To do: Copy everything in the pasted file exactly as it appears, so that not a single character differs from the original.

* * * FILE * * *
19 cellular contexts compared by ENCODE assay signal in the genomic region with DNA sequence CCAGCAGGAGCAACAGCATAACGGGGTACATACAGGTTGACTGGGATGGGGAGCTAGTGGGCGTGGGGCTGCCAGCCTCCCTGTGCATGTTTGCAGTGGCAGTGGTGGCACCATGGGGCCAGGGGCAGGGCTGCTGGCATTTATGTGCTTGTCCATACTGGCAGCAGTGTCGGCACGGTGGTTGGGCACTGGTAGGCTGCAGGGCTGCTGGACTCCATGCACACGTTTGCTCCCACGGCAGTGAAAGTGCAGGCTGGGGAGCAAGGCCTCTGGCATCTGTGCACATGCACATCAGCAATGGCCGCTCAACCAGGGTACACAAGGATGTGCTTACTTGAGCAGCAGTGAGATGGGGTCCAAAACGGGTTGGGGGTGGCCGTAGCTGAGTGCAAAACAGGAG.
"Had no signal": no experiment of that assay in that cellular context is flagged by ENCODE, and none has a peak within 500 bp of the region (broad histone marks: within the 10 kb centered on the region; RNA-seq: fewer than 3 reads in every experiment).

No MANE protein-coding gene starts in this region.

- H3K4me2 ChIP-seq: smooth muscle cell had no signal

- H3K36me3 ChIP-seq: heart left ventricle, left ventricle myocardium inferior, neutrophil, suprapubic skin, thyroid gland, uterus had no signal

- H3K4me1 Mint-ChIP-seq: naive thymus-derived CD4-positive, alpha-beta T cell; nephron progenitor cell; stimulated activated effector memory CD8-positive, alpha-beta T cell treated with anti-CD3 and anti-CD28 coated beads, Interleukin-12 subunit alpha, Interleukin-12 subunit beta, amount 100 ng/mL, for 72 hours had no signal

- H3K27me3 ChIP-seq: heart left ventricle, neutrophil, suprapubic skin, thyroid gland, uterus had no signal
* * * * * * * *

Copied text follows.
19 cellular contexts compared by ENCODE assay signal in the genomic region with DNA sequence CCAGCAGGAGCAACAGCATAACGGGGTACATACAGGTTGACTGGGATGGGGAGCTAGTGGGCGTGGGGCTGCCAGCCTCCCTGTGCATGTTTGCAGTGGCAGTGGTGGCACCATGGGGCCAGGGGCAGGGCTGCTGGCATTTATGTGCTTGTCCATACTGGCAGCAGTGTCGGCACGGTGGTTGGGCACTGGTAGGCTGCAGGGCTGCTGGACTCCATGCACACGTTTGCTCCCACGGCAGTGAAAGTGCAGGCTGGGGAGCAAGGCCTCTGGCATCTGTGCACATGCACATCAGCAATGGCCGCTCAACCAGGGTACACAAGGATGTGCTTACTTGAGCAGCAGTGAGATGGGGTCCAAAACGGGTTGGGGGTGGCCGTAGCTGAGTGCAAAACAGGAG.
"Had no signal": no experiment of that assay in that cellular context is flagged by ENCODE, and none has a peak within 500 bp of the region (broad histone marks: within the 10 kb centered on the region; RNA-seq: fewer than 3 reads in every experiment).

No MANE protein-coding gene starts in this region.

- H3K4me2 ChIP-seq: smooth muscle cell had no signal

- H3K36me3 ChIP-seq: heart left ventricle, left ventricle myocardium inferior, neutrophil, suprapubic skin, thyroid gland, uterus had no signal

- H3K4me1 Mint-ChIP-seq: naive thymus-derived CD4-positive, alpha-beta T cell; nephron progenitor cell; stimulated activated effector memory CD8-positive, alpha-beta T cell treated with anti-CD3 and anti-CD28 coated beads, Interleukin-12 subunit alpha, Interleukin-12 subunit beta, amount 100 ng/mL, for 72 hours had no signal

- H3K27me3 ChIP-seq: heart left ventricle, neutrophil, suprapubic skin, thyroid gland, uterus had no signal